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Martech Games Ltd
1987
Arcade: Adventure
£7.95
English
ZX Spectrum 48K/128K
Multiple schemes (see individual downloads)

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36
Gwyn Hughes
Chris Bourne

There are twenty three good reasons to buy Martech's new game according to Gwyn Hughes. He's well and truly caught!

Wire frame graphics. Patrols of enemy tanks. Minefields. Shooting. It sounds like Battlezone, right? I was hoping for a nice cosy tank turret. That's when I discovered the catch.

The catch is that, in this game, you're on foot, trudging the enemy occupied island in search of the CK 23 orbital interceptor - a piece of kit capable of shuttling from the atmosphere into space then dropping back to knock out enemy missiles. A weapon so terrifying Ronnie Reagan already has two dozen on order!

It takes a hero to tackle a problem of this scale which is why they chose you. So stopping only to pick up a parachute and don your Dr Scholls size eleven army boots, you drop onto the island. It's ten at night and you check in at the first of the many ghost towns.

Plenty of time to complete the mission, you may think. Catch number two - eight hours is barely long enough to complete a game of this complexity. Catch number three - you'll probably be killed within minutes. A major military installation like this is thoroughly guarded, by foot soldiers and armoured vehicles.

Your objective is to search and destroy. Find the heart of the complex, discover the secret documents and steal the design for the CK 23, set a time bomb in the reactor... then scarper. Couldn't be simpler could it? The brains back home even gave you a map. Time for another catch though. The cartographers were far from complete so you'll have to do the detail work as you go.

Hot on the heels of catch four comes number five, namely the resistance. The resistance was formed by seventeen heroic scientists who were abducted to work on the project. They escaped their labs and took refuge in the deserted buildings of the island, communicating by computer. If you can find the houses containing the terminals, you can access them for information... but only if you can discover the Logon code words.

To give you a little help, intelligence has provided you with brief biographical sketches which may contain clues. But catch number - err, six - is that they've only identified sixteen of the scientists, and it could take some time to break the security system, even with the information that you've got. After that, it's plain sailing!

So there you are, standing in a deserted main square in one of the island's 14 sectors and a quick look at your status panel tells you which one you're in and your direction of travel. But it also indicates that this is a high risk area and sure enough, every game starts with a bang as an infantryman pops out of nowhere in front of you.

At times like this there's only one sensible course of action - shoot first and ask questions later! Sure enough you're now controlling a gun sight.

Survive your first encounter and you can search further. Most of the buildings had their doors sealed by the enemy, to stop snoopers like you, but in their haste they missed a few, so when you find a door it's time to slip into Investigate mode.

Once you've inside you may just find empty shelves, but there could also be more ammunition, explosives or batteries for your mine detector. Of course, if it's a scientist's house, there'll be a terminal, and an object to give you a clue to its owner.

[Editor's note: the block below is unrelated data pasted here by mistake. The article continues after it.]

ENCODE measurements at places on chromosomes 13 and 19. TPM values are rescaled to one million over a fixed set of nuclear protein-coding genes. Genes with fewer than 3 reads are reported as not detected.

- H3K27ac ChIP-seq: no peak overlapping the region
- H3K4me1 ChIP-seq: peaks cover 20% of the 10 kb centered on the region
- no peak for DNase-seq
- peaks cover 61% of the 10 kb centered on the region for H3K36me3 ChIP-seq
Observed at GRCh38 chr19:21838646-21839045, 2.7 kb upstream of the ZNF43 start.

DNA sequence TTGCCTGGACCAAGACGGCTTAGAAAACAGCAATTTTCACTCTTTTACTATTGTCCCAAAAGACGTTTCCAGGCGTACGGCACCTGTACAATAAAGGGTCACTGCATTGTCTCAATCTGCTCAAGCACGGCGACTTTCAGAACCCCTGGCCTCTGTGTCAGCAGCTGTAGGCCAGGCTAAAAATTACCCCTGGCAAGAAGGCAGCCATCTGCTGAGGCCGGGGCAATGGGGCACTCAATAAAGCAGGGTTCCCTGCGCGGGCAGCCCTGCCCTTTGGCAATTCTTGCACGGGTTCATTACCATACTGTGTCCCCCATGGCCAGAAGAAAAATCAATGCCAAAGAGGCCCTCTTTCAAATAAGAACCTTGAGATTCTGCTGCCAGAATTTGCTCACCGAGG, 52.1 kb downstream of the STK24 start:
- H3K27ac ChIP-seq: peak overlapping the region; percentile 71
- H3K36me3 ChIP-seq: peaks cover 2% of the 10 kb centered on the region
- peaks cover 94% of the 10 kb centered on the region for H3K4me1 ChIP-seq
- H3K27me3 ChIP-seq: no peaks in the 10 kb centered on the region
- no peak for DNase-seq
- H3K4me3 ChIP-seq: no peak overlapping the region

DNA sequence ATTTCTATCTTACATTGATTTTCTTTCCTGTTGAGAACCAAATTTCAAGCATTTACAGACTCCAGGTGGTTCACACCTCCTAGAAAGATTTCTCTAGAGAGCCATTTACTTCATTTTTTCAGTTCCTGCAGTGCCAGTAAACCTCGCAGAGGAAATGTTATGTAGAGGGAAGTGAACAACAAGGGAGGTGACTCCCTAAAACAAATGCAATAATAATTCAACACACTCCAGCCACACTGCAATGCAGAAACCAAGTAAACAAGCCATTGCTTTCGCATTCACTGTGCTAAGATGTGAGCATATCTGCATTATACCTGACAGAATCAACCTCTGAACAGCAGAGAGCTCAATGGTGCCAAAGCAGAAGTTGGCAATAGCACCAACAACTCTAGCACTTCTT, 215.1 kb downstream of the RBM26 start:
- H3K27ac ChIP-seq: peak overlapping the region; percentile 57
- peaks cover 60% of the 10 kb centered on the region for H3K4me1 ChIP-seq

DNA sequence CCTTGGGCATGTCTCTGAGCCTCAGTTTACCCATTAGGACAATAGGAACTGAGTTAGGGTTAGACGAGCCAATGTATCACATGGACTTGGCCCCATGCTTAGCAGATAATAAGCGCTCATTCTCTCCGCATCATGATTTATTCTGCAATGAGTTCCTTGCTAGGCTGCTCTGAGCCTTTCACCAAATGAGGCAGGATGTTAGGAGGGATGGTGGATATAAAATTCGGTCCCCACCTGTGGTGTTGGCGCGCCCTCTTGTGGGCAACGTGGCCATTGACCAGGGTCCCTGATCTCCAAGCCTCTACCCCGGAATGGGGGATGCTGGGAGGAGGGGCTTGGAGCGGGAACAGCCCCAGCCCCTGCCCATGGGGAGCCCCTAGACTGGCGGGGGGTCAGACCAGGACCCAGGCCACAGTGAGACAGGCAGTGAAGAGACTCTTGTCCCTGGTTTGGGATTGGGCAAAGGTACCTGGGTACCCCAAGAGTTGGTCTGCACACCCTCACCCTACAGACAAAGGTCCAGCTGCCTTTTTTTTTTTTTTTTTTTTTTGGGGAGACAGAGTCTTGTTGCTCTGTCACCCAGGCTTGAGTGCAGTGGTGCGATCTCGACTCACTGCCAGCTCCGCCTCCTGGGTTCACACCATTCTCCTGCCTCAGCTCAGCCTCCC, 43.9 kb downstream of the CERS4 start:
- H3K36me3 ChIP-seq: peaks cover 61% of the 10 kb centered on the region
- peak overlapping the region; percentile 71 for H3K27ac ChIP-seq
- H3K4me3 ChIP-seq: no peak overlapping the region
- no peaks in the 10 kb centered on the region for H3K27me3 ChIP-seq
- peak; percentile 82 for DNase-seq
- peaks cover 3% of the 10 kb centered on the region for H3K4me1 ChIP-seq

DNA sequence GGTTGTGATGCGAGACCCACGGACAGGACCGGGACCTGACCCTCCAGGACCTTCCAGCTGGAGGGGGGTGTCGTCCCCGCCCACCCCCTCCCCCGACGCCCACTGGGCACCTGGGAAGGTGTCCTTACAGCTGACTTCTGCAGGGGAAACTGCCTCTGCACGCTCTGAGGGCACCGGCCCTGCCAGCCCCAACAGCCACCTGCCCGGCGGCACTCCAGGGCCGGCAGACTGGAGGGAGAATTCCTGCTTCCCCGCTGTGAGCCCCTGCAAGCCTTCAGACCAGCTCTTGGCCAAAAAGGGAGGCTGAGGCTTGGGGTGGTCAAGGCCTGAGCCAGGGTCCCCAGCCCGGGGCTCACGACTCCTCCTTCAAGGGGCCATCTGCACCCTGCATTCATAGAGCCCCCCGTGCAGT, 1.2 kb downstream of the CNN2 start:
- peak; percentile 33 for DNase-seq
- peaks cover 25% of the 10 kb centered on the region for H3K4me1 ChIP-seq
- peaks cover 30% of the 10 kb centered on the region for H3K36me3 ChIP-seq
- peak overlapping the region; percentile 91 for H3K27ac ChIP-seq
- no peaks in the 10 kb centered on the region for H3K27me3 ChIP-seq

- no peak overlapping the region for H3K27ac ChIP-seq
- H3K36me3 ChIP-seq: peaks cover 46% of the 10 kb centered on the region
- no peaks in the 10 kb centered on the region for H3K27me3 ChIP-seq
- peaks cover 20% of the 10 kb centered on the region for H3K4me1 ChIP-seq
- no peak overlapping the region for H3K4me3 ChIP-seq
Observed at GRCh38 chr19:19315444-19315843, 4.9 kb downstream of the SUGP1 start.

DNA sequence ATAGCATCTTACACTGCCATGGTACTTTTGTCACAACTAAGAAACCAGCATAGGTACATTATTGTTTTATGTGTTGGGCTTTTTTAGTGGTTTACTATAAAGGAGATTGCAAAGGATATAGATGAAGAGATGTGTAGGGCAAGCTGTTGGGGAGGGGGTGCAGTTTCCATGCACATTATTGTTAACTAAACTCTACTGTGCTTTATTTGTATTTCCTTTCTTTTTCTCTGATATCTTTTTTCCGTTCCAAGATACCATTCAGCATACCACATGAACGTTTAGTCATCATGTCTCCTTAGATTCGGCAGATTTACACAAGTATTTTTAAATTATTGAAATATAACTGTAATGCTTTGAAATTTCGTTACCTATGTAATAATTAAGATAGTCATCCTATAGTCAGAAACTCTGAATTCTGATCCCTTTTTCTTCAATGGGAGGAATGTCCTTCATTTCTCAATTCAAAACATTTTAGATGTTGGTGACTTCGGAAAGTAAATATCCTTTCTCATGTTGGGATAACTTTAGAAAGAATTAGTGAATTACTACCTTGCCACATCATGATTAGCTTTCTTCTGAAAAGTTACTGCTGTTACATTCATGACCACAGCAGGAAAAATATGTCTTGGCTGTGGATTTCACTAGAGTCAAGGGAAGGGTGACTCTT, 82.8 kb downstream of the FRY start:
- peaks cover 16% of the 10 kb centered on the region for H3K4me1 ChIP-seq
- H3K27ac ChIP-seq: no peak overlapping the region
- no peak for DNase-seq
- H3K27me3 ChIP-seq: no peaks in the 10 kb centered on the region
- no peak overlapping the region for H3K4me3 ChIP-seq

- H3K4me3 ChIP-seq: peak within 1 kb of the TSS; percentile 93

Out into the township again and it's time to search for a shuttle. The island is equipped with a complex system of transport and your map indicates the principle routes, but there are plenty more to discover. A good trick is to set a bomb on a time fuse then get out fast, so that troops will come rushing from your destination to investigate the explosion.

It's hard to do justice to a game of this scale. Learning to play it takes long enough, success could take months. But I've never seen anything quite so large or complex before. Its main failing is that the wire-frame buildings don't feature 'rub-out', so that all their walls are visible. This can be confusing until you're accustomed to it, but eventually you'll sort it out.

The final catch is that the size and complexity of Catch 23 could turn it into a cult... but I reckon it will be a sizeable cult amongst people who don't have complexes about getting deeply into a game!

Simply superb wire frame action on a vast scale as you shoot it out and search the cities and swamps of a huge island.

8/10
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The top line of your head-up display tells you the sector you're in and the time. Outdoors it shows if there's a motorised patrol in the area. When it turns red, they've found you so start scrawling your will!

Let's see you draw, pardner! Whenever a soldier appears be prepared to target his body and fire. With limited ammo you can't afford a second shot, even if you have time for one.

Setting a time-bomb is achieved by pressing B then inputting the time in minutes and seconds from the keyboard. You could spend the time while it ticks down looking for more explosives indoors.

The compass divides into eight directions and also indicates the source of radio transmissions, and therefore the nearest enemy action. To turn through 45 degrees press fire and the turn key.

The dangerometer is an invaluable device which indicates how many enemies there are in the area. Discretion is the better part of valour and survivors don't pick fights.

Ammunition, indicated here, is strictly limited, and as shown in the main window, you only carry three extra clips. Luckily most houses stock your favourite brand of dum-dums!

You board the shuttles by investigating these stops. Unlike buses, there's no waiting in the rain either! Keep an eye on the passing landscape for interesting features.